Before his upcoming match-up against Mike Bennett, NWA World Heavyweight Champion Nick Aldis chatted with Wrestling Inc. President Raj Giri about the state of pro wrestling today. Giri noted that NWA appears to bringing back the importance of promos in pro wrestling, and Aldis agreed elaborating on how the industry has shifted its focus more on the in-ring work and not on promos.
“Well, that I 100% agree with. I don’t know if it’s shifting back,” Aldis admitted. “It’s hard to make broad statements on the business because obviously, you have one company that has such a large market share, and their product is so vastly different both in terms of their execution and in their philosophy. I hope that it is because I think that to me, I think the business is 50% wrestling and 50% promos. I think that somewhere along the way, in the last sort of 20 years, the business sort of became a little fascinated with critical sort of feedback from a very specific, discerning audience and this narrative emerged that the wrestling was most important, and I absolutely disagree with that.
“I think we can all agree that the overall quality from top to bottom, in terms of physical talent has improved, but that doesn’t necessarily mean that the overall quality of the stuff in the ring, in my opinion, necessarily [has] because, this is just me talking, a big part of my enjoyment of the industry is in suspension of disbelief. And I find it very hard to suspend my disbelief in a lot of the product that I watch now, and one of the reasons that I decided to really double down on the NWA was because I had spent my career sort of learning and working on a storytelling kind of style. I’m a good athlete. I’m not going to shy away from that, but I’m not a gymnast.
“I see some matches, they feel like one long high spot. It’s impressive but just on a very sort of surface level. I don’t get a sort of deep emotional connection with what’s happening. I don’t feel like I’m watching a sport, and again, I’m just speaking for me, I want to feel like I’m watching a sport with the volume turned up. I want to feel like I’m watching a great prize fight.”
Aldis has spoken in the past about envisioning NWA featuring big matches like prize fights. Aldis used UFC as an example of how Dana White explained that the sport can be universal because the idea of two people fighting is more universal than other sports.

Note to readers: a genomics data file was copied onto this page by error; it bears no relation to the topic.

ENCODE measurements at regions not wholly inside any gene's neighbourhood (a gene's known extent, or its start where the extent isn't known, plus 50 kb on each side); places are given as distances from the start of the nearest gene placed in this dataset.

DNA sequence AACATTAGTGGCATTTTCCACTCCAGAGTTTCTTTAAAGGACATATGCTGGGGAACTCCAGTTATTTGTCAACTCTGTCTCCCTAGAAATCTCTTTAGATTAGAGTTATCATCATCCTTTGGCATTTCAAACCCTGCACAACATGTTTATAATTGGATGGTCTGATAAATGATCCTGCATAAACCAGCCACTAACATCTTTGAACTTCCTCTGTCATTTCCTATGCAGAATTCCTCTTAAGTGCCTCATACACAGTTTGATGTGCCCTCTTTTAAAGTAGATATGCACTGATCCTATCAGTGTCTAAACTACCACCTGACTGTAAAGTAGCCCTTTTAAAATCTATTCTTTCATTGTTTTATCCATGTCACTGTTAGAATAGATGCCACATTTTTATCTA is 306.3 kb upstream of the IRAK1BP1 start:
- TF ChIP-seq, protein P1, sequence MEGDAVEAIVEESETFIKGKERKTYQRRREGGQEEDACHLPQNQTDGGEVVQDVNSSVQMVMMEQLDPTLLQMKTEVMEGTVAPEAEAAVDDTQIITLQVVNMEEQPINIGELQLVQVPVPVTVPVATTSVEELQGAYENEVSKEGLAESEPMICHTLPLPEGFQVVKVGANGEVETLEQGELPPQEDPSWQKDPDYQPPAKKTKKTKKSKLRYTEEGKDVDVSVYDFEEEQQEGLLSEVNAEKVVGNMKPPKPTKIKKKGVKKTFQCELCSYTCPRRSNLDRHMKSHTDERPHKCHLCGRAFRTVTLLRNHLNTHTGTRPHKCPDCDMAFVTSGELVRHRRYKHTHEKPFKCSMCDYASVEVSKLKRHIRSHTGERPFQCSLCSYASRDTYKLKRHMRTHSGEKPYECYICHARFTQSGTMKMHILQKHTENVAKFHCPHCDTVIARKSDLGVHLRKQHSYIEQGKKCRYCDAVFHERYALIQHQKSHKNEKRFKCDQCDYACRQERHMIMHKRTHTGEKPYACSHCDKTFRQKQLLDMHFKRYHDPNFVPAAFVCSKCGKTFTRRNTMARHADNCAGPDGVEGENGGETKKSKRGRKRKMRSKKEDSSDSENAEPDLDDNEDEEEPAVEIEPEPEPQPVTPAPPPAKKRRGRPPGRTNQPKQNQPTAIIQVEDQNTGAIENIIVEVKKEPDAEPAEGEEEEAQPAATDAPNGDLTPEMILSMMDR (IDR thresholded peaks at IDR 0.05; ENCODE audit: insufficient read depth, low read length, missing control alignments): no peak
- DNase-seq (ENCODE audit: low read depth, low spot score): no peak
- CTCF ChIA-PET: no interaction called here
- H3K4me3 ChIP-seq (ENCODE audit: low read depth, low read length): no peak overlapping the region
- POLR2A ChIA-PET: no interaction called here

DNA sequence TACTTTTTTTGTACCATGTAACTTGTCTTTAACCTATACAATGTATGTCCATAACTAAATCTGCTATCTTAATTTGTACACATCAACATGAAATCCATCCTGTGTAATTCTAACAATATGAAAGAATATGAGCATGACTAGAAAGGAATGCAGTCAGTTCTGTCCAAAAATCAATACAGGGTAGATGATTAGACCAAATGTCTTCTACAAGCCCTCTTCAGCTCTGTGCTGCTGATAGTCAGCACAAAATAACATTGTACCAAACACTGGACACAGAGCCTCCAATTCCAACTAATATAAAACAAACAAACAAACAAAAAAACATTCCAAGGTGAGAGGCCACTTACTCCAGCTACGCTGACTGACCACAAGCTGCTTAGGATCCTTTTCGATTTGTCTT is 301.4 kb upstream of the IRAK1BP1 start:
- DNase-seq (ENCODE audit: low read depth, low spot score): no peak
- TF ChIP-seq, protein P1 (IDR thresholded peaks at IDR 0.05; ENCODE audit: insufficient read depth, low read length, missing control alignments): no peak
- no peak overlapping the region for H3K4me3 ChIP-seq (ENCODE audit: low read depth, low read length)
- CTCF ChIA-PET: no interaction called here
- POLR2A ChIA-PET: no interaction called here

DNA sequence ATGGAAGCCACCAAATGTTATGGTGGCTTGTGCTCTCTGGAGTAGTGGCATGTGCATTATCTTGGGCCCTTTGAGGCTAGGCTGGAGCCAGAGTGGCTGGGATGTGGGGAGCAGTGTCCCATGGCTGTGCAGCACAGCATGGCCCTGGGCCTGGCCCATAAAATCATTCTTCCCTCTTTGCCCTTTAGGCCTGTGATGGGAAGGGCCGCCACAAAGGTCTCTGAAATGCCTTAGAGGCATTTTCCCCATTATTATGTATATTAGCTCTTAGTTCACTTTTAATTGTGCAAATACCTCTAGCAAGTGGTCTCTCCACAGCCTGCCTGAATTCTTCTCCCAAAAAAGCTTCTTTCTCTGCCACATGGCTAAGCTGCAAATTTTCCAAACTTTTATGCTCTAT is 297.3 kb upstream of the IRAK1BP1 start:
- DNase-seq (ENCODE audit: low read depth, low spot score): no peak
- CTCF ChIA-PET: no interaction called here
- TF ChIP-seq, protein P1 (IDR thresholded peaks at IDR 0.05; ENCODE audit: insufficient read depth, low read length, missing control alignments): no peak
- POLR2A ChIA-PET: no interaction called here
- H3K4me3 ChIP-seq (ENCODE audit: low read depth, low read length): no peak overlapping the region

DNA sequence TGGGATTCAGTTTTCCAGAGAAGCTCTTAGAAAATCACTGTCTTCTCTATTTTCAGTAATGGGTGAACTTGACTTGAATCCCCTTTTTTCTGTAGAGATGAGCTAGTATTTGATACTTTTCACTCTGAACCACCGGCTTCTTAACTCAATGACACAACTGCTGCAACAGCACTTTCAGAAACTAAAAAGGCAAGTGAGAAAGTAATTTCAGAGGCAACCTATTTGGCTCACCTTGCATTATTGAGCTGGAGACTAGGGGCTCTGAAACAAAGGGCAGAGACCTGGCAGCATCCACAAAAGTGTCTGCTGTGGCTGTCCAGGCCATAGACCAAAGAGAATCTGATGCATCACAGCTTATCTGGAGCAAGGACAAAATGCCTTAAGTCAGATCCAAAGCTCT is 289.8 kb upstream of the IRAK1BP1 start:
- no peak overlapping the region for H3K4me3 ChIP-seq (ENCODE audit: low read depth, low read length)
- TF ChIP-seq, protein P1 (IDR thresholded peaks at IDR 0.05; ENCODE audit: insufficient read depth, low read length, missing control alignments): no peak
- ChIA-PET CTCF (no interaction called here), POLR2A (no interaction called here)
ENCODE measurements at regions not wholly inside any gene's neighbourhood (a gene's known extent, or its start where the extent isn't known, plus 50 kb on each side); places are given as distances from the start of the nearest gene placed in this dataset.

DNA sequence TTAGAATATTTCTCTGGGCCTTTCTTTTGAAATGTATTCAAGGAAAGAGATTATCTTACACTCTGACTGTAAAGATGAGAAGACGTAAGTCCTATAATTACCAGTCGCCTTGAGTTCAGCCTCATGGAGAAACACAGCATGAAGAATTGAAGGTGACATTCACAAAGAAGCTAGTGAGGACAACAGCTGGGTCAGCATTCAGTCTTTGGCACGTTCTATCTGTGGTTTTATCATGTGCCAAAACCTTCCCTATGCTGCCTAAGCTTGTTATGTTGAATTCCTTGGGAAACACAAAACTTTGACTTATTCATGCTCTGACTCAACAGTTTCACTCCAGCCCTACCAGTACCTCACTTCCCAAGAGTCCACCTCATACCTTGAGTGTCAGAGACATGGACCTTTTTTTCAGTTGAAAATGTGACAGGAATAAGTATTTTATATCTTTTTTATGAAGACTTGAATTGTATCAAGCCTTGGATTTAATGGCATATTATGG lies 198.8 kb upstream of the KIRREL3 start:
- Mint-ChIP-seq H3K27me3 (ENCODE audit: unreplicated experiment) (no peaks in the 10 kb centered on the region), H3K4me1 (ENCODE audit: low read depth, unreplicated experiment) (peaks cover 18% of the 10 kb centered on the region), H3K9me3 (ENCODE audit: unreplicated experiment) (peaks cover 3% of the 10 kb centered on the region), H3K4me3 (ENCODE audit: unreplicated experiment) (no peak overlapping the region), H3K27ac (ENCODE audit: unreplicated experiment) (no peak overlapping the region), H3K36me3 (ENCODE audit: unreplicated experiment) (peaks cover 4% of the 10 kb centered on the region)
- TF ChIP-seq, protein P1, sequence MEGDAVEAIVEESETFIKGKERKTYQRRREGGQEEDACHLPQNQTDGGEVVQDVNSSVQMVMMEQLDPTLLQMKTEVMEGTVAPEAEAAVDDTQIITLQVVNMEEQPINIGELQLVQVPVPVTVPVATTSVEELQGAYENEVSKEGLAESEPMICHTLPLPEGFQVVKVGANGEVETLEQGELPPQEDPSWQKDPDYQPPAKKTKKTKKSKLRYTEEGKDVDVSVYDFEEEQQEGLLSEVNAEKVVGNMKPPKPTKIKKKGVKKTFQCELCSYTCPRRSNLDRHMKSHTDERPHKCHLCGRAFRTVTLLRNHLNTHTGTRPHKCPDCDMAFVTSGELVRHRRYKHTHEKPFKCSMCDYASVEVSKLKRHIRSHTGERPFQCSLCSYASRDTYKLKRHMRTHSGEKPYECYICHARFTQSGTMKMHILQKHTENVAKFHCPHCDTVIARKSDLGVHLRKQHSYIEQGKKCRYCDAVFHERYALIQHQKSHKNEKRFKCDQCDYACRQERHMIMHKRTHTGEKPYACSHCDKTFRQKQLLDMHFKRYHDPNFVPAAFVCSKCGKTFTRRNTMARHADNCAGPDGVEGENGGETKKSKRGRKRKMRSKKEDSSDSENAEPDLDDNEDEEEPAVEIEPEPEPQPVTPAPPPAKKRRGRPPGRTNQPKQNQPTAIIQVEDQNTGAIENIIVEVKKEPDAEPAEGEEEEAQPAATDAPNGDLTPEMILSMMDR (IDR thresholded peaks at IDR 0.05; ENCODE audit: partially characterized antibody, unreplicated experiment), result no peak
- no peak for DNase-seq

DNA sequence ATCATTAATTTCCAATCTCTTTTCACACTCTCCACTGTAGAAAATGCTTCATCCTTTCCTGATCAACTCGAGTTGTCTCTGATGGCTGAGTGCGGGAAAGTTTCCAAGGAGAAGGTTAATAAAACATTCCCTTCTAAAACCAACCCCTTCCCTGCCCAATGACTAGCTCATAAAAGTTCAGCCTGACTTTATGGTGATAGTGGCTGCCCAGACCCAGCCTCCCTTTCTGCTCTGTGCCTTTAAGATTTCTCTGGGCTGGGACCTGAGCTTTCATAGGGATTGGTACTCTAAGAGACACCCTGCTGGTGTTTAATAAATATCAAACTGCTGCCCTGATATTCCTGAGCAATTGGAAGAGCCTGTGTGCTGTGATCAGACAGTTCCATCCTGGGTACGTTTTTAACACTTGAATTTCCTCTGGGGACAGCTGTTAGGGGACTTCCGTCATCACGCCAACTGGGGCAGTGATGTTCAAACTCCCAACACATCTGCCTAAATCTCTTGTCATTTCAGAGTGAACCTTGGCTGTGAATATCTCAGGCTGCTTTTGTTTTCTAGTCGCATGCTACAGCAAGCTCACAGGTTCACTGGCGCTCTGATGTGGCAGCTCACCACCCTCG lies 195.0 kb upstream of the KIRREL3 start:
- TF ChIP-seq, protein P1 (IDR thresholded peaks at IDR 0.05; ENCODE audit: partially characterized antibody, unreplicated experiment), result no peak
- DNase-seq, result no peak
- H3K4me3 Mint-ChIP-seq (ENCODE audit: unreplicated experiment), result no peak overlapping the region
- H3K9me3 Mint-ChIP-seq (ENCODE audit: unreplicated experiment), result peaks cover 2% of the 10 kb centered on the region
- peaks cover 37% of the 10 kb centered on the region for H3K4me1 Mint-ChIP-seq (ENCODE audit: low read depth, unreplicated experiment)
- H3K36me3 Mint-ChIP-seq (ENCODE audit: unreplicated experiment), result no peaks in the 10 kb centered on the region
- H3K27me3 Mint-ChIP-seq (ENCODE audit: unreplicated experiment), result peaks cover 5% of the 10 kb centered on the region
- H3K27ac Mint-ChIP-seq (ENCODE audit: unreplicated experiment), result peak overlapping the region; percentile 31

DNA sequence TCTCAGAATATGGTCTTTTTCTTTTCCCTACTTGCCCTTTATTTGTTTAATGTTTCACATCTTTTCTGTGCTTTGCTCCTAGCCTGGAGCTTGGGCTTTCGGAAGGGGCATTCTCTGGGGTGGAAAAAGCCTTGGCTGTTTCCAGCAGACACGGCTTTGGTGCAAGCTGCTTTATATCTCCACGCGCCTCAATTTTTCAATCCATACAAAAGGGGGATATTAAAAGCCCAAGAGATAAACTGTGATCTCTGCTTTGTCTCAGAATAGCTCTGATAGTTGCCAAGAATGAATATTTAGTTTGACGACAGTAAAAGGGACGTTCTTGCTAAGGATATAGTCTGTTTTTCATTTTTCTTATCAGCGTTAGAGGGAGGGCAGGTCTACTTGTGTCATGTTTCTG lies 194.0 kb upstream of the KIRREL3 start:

“Dana White, I heard him say everyone around the world plays different sports,” Aldis recalled. “He used cricket as an example, and he said in India and in England and other parts of the world, cricket’s a huge sport, but in other parts of the world, they have no idea what it is. People have the same feeling about American sports like baseball or American football. But two people fighting is understandable in any language to any culture because it’s a human level.
“I believe that the progression of pro wrestling and the reason that pro wrestling has survived and has been viable for such a long time is because the only thing with real fighting, for lack of a better term, is that sometimes it ain’t that interesting. It can be built up, but there’s no guarantee that it can meet your expectations. I always felt like the point of wrestling was to basically create all that and guarantee that it would meet your expectations by giving an exciting contest.”
Aldis looked back on the history of pro wrestling back in the carnival days. He said that once those early wrestlers realized that they could reach people on a human level, then everything changed for the business, and he said that is what he strives for.
“It stemmed from the carnival’s like guys were having two-hour matches that ended in a draw, and they’re basically just sort of grappling with each other and trying to grab a hold or trying to grab a front facelock and everyone was going, I’m going kill myself,” Aldis said. “Until eventually they went, OK, look, we’re beating the hell out of each other, and we got to do it all again tomorrow or next week or whenever. Why don’t you win this one. I’ll win the next one, and then we’ll have a tiebreaker. Then we’ll make more money, and that to me, I wish more people kept that in mind when they were looking at the way they approach the business because ultimately, I’m trying to reach people on a human level.